- When did the importer purchase the coloured pencils from the manufacturer?
- What was the foreign exchange rate at that time?
- Are there export and import taxes applied to the purchase price?
- How much are those taxes?
- Was there a bulk purchase discount price?
- How much was that discount?
- What were the shipping costs at the time of delivery?
- In which currency were the goods and supplies purchased?
- Are the coloured pencils hand-made or machine made?
- Which ingredients or components are used in the coloured pencils, and what do they cost the manufacturer to buy?
- What are the labour costs (and other input costs) involved in making the coloured pencils?
- What is the seller’s markup on the wholesale price?
So, you can see there are many factors that affect the price of coloured pencils. Unfortunately, we as users don’t get to see the actual price inputs, but rather only view the final price available at the shops.
Compare the price of the coloured pencils you are looking for from a number of shops. Shops purchase goods at different times, and their final prices may be impacted by different factors (such as outlined in 1. to 12. above).
Import and export and its effect on price
To keep with the above, we’ll continue to use the Australian dollar to the United States dollar as an example of foreign exchange.
In foreign exchange, the cheaper the Australian dollar to the US dollar, the more expensive imported goods will cost (and our exports will be cheaper and more competitive internationally).
Accordingly, the higher value of the Australian dollar against the US dollar, the cheaper imported products will be (and our exports will cost more and be less competitive internationally).
Fortunately, some of my imported art supplies and books were purchased when one Australian dollar was worth USD1.10. Similarly, some of my other imported supplies were when one Australian dollar was worth USD 0.47 cents. I know which exchange rate I prefer for purchasing goods made overseas.
Now – if only someone in Australia could start manufacturing coloured pencils.
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Let’s look at substitution
Now that we know the price of the above example of coloured pencils – Caran d’Ache Luminance, let’s look for a possible substitute to that premium range of coloured pencils.
The cost of each Luminance coloured pencil equates to roughly AUD6.37 per pencil. As at 17 March, 2020, Kadmium.com sells a single Luminance pencil for AUD5.95 each. The Sydney Art Store sells a single Luminance pencil for AUD6.35.
Now – this premium pencil is pricey for a struggling artist, or a student starting out – so let’s look at a comparable pencil that could be substituted for a Luminance pencil.
A similar wax-based pencil is the Prismacolor Premier pencil. These are made in Mexico. Both the Caran d’Ache Luminance and Prismacolor Premier pencils have a 3.8mm core.
Substitution based on price
Do you remember the time and labour cost paragraphs above? Here’s where time and labour costs may impact the price of your coloured pencils.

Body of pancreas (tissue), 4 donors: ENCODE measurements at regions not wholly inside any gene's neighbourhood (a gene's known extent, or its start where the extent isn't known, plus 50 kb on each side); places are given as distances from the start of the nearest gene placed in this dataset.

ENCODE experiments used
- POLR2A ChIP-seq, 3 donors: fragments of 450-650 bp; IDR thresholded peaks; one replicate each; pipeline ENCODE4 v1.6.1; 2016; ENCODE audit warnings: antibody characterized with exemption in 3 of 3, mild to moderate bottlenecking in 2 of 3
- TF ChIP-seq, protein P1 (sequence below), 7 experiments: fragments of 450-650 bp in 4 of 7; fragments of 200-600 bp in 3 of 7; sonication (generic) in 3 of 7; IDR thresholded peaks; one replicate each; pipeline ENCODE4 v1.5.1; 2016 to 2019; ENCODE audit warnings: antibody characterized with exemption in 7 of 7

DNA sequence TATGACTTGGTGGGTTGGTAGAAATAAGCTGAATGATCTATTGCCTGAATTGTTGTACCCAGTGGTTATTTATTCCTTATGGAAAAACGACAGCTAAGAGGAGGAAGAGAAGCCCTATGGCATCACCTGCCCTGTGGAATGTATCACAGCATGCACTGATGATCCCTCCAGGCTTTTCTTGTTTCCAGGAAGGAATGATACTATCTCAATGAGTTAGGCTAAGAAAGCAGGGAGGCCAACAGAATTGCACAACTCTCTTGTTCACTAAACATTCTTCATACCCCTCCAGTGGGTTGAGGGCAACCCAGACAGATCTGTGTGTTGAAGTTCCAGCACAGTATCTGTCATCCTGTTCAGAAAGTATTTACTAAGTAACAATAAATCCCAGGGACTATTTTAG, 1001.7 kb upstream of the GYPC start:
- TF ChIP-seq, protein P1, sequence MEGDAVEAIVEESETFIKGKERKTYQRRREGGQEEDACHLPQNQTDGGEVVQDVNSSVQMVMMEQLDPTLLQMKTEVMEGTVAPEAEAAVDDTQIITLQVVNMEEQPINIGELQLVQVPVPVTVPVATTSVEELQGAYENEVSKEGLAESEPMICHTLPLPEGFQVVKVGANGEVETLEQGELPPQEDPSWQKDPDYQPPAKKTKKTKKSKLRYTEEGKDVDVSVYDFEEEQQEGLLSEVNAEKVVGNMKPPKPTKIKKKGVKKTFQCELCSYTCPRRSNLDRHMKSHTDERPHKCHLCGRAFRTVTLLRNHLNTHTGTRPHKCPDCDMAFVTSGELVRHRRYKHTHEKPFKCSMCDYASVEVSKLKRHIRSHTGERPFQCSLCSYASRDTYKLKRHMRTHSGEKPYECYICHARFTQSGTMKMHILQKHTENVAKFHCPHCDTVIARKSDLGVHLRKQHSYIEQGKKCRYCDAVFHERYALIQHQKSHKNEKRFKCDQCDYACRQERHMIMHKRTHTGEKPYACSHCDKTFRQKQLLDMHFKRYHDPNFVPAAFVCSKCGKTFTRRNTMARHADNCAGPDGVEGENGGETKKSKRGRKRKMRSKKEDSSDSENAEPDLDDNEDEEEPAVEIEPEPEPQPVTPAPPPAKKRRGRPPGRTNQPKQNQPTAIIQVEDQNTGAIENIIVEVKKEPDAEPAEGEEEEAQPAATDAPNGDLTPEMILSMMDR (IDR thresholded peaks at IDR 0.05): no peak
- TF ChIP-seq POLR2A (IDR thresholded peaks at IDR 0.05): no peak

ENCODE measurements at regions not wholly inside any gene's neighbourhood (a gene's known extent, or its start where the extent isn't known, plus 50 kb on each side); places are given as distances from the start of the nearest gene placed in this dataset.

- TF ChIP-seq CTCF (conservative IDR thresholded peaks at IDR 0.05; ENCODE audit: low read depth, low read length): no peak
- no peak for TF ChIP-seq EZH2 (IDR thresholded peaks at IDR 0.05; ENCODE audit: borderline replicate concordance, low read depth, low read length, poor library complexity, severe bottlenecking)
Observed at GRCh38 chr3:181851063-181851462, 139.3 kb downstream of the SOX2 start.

Where your coloured pencils are made may affect the final cost of that pencil. For example, Caran d’Ache Luminance pencils are made in Switzerland, where it is relatively expensive to live. See OECD information about Switzerland. As of 18 March 2020, 1 Swiss Franc is equivalent to USD1.04.
Alternatively, the Prismacolor Premier pencils are made in Mexico. See OECD information about Mexico. This is a less expensive country in which to live compared to Switzerland. As of 18 March, 2020, 1 Mexican Peso is equivalent to USD 0.044.
Substituting Pencil Sets
Remember, the example above showed that a 76 plus 2 blender Luminance pencil set is available in Australia for AUD483.95 at Kadmium.com.
As of 17 March, 2020, Kadmium don’t sell a 150 set of Prismacolor Premier pencils, or single Prismacolor Premier pencils, so we are unable to compare the price from the same store.
However, with a random online selection we’ll use The Sydney Art Store price.
A set of 150 Prismacolor Premier pencils costs AUD378.00 from The Sydney Art Store. This equates to roughly AUD2.52 per pencil.
Therefore, in this example, a set of Prismacolor Premier 150 pencils costs AUD105.95 less than the set of 76 Caran d’Ache Luminance pencils (not including shipping costs).
Substituting single pencils
Remember, in the example above, Kadmium.com sells a single Luminance pencil for AUD5.95 each.
The Sydney Art Store doesn’t sell single Prismacolor Premier pencils. However, on a random online selection, Officeworks sells a single Prismacolor Premier pencil for AUD2.40.
By comparing the prices, that’s AUD3.55 cheaper than buying a Luminance pencil. With that saving, you could buy another Prismacolor pencil and have change left over.
Other considerations when substituting pencils
So – which one should you buy? Are you influenced by price alone? Are there other things to consider about the price differences of the pencils?
Your experience using the pencils may impact your choice. Here is some of my observations on using the pencils. You may have other experiences that affect your purchasing choices.
Caran d’Ache Luminance
Caran d’Ache Luminance pencils are colourful, pigmented and well made using western red cedar. The pencil sets are well packaged, where the pencils are protected when shipped, and then when used – if kept in the case – by the user.
The pencils are well marked, with pencil numbers, names and lightfast ratings.
Opening a new set of Caran d’Ache pencils is a joy – freshly produced in Switzerland, and a strong smell of western red cedar.
The pencils last a long while, and it seems the leads aren’t used quickly when being used. They sharpen to points with little breakage. The smell and look great.